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About Lebanon

Lebanon is famous for its exquisite beauty, diversity, glamor, European flavor, and hospitable people. Its rich culture and history have placed it on the “must see” list of every world traveler. Lebanese cities are among the most famous names in ancient history and majestic ruins still stand today as a testimony to the greatness of people who lived in this land.

The nature of Lebanon makes it the only country in the Arab world that embraces four seasons yearly. No matter what the season, there is always something special to enjoy. In the winter season, ski resorts offer tourists slopes that are comparable to even the best resorts in Europe. In the summer, international festivals all over the country – in Baalbek, Byblos, Beiteddine, Batroun, and Jounieh – bring together Lebanese and foreign artists to perform in stunning archaeological and historical sites. These events have given Lebanon an enviable place on the cultural map of the Middle East.

Lebanon has it all! Visitors to Lebanon enjoy outstanding service in world-class hotels and resorts, restaurants, casinos, theaters, cinemas, and nightclubs and luxury shopping centers along with advanced communication and transportation services. Lebanon also offers access to cutting-edge medical centers.

 

paragliding

1-Entry Requirements

Visas: 
All foreigners must have a valid passport and visa to enter Lebanon. Passports must be valid for at least six months. Visas can be obtained in advance at Lebanese embassies and consulates around the world. Nationals of many countries can also obtain business or tourist visas upon arrival at the Beirut Airport and at other ports of entry on the Lebanese border. At the Beirut Airport, visa stamps can be purchased at a window directly across from passport control. You can pay in cash in U.S. dollars or Lebanese pounds. The price of a 15-day visa is US$17 (LL25,000). A single entry, three-month visa is US$35 (LL50,000).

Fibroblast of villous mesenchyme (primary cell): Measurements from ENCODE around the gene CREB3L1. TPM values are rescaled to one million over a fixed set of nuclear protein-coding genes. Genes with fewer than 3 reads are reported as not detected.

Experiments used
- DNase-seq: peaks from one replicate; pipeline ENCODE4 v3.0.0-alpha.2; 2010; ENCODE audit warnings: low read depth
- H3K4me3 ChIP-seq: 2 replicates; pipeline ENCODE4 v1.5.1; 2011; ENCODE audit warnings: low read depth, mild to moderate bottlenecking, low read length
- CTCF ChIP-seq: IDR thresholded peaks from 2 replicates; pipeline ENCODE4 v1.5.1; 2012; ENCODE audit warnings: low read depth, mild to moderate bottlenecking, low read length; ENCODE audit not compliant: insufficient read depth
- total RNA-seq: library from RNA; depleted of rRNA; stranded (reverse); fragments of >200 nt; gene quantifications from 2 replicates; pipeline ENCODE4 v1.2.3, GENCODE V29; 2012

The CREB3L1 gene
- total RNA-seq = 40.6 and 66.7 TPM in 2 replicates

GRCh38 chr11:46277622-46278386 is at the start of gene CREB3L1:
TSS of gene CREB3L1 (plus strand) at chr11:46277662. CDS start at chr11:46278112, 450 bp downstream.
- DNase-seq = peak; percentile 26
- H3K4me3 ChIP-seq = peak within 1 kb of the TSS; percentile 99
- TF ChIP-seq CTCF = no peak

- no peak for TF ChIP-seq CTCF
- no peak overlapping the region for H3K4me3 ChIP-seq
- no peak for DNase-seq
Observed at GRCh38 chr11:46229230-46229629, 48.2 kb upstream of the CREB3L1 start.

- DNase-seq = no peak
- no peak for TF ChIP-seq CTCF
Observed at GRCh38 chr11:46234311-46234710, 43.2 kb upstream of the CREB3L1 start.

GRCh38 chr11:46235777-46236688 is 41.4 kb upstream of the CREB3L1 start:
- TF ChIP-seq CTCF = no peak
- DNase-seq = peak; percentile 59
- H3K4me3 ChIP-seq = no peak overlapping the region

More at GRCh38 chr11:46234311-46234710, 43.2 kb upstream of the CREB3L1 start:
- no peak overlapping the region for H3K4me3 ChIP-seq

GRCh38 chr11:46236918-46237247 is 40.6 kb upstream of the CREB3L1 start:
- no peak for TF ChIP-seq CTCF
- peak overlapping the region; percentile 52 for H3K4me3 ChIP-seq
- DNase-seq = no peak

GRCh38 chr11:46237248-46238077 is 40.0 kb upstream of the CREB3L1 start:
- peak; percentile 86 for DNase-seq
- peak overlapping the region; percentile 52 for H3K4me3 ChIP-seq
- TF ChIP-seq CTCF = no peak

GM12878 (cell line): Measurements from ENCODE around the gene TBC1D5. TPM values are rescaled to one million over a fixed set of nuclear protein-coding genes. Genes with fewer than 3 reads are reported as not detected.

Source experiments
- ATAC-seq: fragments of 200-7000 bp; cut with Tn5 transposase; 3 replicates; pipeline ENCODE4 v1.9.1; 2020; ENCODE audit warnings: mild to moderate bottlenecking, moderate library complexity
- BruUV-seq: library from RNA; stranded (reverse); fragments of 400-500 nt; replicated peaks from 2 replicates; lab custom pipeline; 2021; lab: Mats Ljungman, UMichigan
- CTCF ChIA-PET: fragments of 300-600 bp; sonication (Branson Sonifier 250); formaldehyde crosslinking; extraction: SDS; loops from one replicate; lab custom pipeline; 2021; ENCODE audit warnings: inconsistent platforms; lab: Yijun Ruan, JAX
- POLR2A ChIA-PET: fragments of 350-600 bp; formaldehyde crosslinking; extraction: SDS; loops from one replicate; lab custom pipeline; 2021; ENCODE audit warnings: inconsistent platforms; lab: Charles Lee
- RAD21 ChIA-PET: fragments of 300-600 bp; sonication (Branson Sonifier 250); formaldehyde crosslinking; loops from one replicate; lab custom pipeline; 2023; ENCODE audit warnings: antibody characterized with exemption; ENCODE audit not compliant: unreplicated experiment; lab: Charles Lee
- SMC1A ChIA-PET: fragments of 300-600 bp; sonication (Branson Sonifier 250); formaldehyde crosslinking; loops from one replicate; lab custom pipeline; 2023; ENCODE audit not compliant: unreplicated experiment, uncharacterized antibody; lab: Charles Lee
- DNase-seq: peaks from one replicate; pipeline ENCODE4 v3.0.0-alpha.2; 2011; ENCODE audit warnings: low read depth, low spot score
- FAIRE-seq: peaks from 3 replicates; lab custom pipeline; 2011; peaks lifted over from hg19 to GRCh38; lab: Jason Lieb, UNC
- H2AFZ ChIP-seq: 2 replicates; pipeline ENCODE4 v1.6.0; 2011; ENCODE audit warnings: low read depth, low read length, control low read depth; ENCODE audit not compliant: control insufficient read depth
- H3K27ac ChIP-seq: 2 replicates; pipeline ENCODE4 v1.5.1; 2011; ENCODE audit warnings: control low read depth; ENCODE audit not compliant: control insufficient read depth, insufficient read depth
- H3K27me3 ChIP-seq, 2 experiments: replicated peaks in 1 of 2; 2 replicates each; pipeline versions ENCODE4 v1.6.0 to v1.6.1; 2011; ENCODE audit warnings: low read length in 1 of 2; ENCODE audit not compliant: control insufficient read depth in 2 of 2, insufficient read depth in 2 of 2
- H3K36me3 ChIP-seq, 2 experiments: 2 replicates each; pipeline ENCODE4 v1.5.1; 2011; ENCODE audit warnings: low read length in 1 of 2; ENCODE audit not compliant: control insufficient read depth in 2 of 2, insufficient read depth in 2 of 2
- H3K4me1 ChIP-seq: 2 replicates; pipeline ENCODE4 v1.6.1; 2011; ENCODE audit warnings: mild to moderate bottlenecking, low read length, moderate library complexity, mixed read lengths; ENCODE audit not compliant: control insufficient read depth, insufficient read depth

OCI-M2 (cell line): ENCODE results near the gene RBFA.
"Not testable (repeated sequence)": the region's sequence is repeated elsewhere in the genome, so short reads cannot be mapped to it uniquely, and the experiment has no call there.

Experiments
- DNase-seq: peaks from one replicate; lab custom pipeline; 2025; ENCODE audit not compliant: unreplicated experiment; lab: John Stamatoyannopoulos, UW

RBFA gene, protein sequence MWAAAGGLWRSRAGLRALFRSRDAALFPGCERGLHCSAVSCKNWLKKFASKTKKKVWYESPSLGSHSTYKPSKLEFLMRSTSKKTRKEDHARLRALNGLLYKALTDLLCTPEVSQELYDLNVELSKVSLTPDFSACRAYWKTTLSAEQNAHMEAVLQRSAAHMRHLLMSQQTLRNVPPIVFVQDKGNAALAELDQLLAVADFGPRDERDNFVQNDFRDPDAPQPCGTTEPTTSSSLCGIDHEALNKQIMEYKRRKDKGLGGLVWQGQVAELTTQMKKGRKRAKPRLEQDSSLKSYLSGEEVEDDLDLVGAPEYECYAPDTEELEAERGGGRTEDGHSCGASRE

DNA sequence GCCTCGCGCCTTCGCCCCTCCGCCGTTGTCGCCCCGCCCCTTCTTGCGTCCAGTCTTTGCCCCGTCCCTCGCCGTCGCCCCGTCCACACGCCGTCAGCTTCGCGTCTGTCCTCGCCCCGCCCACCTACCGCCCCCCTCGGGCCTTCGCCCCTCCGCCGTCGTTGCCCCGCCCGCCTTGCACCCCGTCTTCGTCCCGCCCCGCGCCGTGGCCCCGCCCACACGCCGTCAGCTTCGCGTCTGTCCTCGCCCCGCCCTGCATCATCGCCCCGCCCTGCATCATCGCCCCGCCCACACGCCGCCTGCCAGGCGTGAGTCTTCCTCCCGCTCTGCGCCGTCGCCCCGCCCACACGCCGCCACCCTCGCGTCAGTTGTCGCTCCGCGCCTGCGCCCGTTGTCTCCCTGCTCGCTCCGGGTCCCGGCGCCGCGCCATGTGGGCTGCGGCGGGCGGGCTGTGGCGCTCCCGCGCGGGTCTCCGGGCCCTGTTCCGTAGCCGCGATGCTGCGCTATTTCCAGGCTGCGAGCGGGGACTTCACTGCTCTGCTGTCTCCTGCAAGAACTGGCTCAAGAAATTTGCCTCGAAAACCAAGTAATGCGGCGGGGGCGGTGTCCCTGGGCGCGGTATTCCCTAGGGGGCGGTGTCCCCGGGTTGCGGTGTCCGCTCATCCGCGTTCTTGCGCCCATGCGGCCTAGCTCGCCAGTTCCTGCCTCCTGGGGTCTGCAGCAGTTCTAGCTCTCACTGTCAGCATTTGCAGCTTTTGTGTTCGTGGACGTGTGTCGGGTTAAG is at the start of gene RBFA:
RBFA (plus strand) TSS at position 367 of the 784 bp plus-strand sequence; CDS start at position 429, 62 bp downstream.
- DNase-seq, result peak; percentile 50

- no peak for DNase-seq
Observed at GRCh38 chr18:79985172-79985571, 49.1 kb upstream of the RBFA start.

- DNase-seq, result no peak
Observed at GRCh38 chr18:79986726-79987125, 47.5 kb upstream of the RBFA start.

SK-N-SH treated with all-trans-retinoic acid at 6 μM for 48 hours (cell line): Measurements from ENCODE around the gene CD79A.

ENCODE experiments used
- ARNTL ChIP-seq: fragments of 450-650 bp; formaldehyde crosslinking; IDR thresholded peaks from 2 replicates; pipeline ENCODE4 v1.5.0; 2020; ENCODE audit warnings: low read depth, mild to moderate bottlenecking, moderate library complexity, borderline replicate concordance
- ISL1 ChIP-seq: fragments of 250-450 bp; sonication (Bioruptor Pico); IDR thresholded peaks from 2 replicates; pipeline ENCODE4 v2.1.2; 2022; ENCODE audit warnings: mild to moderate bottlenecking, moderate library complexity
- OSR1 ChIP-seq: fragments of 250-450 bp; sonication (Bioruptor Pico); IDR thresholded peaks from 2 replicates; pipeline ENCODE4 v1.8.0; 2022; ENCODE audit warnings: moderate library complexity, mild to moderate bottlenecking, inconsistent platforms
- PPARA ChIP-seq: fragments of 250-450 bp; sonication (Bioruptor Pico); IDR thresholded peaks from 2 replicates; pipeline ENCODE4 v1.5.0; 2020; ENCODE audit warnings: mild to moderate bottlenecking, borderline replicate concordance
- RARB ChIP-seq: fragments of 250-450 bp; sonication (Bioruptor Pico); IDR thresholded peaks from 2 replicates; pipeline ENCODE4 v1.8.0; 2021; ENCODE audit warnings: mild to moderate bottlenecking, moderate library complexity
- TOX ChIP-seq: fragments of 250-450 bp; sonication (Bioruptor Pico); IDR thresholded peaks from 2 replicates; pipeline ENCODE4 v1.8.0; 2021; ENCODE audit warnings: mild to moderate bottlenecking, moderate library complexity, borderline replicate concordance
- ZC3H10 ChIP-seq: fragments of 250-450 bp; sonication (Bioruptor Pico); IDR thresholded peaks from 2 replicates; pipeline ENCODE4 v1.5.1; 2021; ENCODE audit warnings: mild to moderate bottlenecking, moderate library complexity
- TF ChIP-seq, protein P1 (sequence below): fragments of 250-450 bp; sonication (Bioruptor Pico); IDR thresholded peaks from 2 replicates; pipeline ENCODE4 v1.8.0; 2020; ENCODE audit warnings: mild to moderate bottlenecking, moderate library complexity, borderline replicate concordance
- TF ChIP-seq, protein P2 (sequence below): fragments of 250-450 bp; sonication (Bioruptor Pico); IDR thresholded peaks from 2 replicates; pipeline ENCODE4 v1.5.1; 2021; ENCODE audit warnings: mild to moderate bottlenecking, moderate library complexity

Contact the Lebanese embassy or consulate in your country or see the General Directorate of General Security website for additional visa information. 
Important Note: Travelers holding passports that contain visas or entry/exit stamps for Israel are likely to be refused entry into Lebanon. 
Customs 
All ordinary personal effects are exempt from customs duty. 

4-Time

Lebanese time is G.M.T. +2 hours in winter (October to March) and +3 hours in summer (April to September), when daylight savings time is observed. 

7-Electricity 

Electric current is 110/220 volts, 50 cycles. A two-pin plug, with round pins is commonly used (Type C, similar to many European countries), but other types of plugs are also in use so it is best to check before you go. 

2-Currency 

The official Lebanese currency is the Lebanese pound or lira (LL). Notes are available in denominations of: LL1,000; LL5,000; LL10,000; LL20,000; LL50,000; and LL100,000. There are also LL250 and LL500 coins. 
U.S. dollars are used widely throughout the country. Restaurants, hotels, and stores often quote their prices in U.S. dollars, and many establishments will convert and provide U.S. dollar prices for you upon request. If you plan to use U.S. dollars, it is advisable to bring small bills (US$1 to US$20 notes).